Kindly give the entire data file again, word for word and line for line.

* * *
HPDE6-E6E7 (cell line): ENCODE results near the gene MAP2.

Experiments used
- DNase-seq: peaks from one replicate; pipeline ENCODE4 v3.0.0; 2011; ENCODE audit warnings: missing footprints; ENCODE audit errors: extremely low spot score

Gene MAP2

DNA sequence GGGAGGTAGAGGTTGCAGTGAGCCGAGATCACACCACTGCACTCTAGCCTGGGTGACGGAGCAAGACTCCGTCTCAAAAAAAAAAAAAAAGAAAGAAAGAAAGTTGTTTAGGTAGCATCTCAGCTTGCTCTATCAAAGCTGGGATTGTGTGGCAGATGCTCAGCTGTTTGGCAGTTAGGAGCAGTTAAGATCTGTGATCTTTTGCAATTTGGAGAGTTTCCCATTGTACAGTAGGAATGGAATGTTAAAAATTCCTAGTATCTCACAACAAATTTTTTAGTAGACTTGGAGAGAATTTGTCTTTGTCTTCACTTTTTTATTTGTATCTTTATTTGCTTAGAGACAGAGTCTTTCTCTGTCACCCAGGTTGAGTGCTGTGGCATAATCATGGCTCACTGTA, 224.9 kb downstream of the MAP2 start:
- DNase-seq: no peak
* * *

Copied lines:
HPDE6-E6E7 (cell line): ENCODE results near the gene MAP2.

Experiments used
- DNase-seq: peaks from one replicate; pipeline ENCODE4 v3.0.0; 2011; ENCODE audit warnings: missing footprints; ENCODE audit errors: extremely low spot score

Gene MAP2

DNA sequence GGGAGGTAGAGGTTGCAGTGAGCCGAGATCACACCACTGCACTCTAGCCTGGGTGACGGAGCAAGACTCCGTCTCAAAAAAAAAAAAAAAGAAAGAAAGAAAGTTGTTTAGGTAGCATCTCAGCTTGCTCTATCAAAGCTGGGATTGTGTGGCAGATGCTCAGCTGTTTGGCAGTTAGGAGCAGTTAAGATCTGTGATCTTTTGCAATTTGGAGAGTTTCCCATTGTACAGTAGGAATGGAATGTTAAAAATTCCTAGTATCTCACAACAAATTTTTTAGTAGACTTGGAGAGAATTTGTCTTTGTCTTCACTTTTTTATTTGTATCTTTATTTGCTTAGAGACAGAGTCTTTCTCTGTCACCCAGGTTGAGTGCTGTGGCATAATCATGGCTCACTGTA, 224.9 kb downstream of the MAP2 start:
- DNase-seq: no peak